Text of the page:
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Where traumatised women and men find help

The GMAC offers comprehensive counselling.

Where traumatised women and men find help

Opening up, speaking about your experiences and gaining confidence: a GMAC workshop gave returnees the opportunity to do just that. It also included discussion of trauma and gender-specific challenges.

Where traumatised women and men find help

It can often be easier to generate trust and talk about your background in a small group. The fact that there were only 10 of them probably helped the participants at a 2-day GMAC workshop to open up. The 6 women and 4 men had one thing in common: they had all recently returned to Iraq from Europe. Most of them had suffered many negative experiences abroad, which they now needed to process.

Helping people to help themselves

They didn’t exchange their personal stories until the second day of the workshop at the Coral Palace Hotel in Baghdad. Participants were first of all given knowledge to help them deal with difficult situations during the new start in their home country. This involved talking about gender-specific prejudice and gender-based violence. They learned for instance how to identify abuse and report it to the relevant authorities in Iraq. They also learned how they can protect themselves from physical and social harm.

Processing your own experiences

The participants’ personal stories often involved huge loss, dashed hopes and a return to Iraq to face an uncertain future. Economic and social integration abroad was impossible for them, even though they’d given up so much to achieve it. Some of them even reported that they’d experienced violence abroad.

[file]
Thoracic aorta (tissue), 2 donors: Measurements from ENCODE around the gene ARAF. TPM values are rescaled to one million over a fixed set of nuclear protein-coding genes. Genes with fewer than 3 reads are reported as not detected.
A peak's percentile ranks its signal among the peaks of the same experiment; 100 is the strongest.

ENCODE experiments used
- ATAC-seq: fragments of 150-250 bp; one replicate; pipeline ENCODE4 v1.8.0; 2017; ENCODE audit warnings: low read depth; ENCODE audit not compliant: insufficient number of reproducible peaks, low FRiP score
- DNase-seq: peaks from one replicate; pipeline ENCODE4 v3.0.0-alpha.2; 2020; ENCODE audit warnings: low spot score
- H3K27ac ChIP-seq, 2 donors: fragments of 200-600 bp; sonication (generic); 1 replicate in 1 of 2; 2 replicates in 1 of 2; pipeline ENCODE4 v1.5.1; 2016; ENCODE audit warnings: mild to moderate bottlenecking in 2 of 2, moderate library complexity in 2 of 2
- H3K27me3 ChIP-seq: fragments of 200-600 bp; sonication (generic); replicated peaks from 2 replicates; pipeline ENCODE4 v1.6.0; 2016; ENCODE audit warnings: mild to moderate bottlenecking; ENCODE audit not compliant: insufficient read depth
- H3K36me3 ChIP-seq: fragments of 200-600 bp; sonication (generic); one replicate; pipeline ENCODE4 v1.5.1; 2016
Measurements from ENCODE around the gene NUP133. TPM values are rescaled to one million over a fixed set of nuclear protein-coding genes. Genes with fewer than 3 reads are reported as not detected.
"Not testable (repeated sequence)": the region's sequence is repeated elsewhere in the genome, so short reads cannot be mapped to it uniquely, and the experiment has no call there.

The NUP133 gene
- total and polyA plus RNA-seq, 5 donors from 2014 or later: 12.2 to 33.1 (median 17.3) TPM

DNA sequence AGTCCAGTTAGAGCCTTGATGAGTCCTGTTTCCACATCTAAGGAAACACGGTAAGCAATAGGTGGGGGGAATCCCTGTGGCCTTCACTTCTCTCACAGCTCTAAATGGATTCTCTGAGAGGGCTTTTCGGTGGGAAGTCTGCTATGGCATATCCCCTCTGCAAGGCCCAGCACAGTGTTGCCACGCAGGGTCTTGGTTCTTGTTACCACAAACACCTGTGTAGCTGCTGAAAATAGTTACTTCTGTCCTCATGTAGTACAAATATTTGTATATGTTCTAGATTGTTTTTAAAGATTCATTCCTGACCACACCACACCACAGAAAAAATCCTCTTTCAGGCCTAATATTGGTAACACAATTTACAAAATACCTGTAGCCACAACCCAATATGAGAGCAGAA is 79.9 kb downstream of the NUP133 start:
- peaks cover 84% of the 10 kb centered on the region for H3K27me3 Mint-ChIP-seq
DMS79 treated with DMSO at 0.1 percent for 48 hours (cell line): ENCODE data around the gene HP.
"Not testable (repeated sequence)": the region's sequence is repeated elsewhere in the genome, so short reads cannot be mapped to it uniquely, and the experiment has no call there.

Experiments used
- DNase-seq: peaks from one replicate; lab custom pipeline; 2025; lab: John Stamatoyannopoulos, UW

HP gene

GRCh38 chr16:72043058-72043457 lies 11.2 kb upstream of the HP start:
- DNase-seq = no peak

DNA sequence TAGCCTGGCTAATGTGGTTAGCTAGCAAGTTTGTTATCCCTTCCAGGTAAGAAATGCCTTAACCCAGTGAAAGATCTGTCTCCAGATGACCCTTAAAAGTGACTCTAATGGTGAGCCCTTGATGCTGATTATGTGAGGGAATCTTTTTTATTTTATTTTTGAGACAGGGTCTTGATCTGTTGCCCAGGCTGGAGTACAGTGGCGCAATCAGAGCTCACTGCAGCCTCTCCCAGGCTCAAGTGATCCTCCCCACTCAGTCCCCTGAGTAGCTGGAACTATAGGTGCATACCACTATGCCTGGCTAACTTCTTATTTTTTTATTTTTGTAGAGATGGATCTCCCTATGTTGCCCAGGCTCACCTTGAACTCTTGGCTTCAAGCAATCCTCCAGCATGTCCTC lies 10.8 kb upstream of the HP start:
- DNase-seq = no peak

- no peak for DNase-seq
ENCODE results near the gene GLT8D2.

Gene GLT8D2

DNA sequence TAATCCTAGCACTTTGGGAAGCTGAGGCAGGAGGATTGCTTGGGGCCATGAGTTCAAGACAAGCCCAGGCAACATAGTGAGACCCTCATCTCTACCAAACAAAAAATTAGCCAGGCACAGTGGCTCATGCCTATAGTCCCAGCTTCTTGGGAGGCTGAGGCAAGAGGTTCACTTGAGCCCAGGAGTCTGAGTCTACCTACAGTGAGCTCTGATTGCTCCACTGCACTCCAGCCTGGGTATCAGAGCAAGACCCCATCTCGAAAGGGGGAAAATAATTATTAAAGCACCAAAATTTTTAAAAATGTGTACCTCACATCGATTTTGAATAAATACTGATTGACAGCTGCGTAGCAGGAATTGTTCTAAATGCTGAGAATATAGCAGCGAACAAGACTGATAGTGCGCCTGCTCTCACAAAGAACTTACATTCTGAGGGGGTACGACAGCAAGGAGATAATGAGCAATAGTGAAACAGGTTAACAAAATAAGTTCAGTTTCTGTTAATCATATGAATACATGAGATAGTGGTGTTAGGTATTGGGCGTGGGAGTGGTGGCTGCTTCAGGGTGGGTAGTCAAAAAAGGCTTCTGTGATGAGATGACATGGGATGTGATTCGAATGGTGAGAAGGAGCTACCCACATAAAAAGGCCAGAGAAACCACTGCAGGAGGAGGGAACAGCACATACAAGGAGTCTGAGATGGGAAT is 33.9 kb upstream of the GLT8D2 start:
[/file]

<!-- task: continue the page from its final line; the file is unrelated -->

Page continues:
Back in Iraq, they were worried about their career prospects until they came across the services provided by the GMAC. The women and men were able to talk about all of this in the workshop – in separate groups and in a trusting environment. “Exchanging information about what they’d experienced and discussing it helped them to reduce their stress levels. The participants know that we’re there to support them”, explains the lead advisor.

The centre provides help – both psychosocial and occupational

The GMAC supports returnees and the local population in many ways. The team includes experts in mental health and psychosocial support, for example. Experience indicates that returnees in particular are often traumatised and need this counselling. Anyone who has experienced or is experiencing violence can also turn to the GMAC team.


In addition to helping people to process their past, the GMAC also helps people to build a future for themselves in Iraq. You can for instance contact the GMAC if you’re interested in starting a business or if you want to expand your business. You can also ask for advice if you’re looking for a job or apprenticeship.

The GMAC can also refer returnees to its partner organisations. These include several that offer specialist psychological support. One of them is the Women Empowerment Organisation (WEO), which was jointly involved in setting up the workshop.

The GMAC is open to everyone

No matter whether you’re male or female, a returnee or from the local population: “Our door is open to everyone seeking advice. We’re prepared to help anyone”, according to the GMAC. The only precondition is that anyone seeking help must reach out to the centre themselves. The GMAC also sees it as important to reach women in particular with its services: “We want to help more women to protect themselves. They should learn how to stand up for themselves in scary situations.” More workshops are planned for the future. At least one of them is intended to take place in cooperation with the WEO again.

As of: 03/2023

This text is written in simple language to ensure that it’s easy for everyone to understand.

Our door is open to everyone seeking advice. We’re prepared to help anyone.

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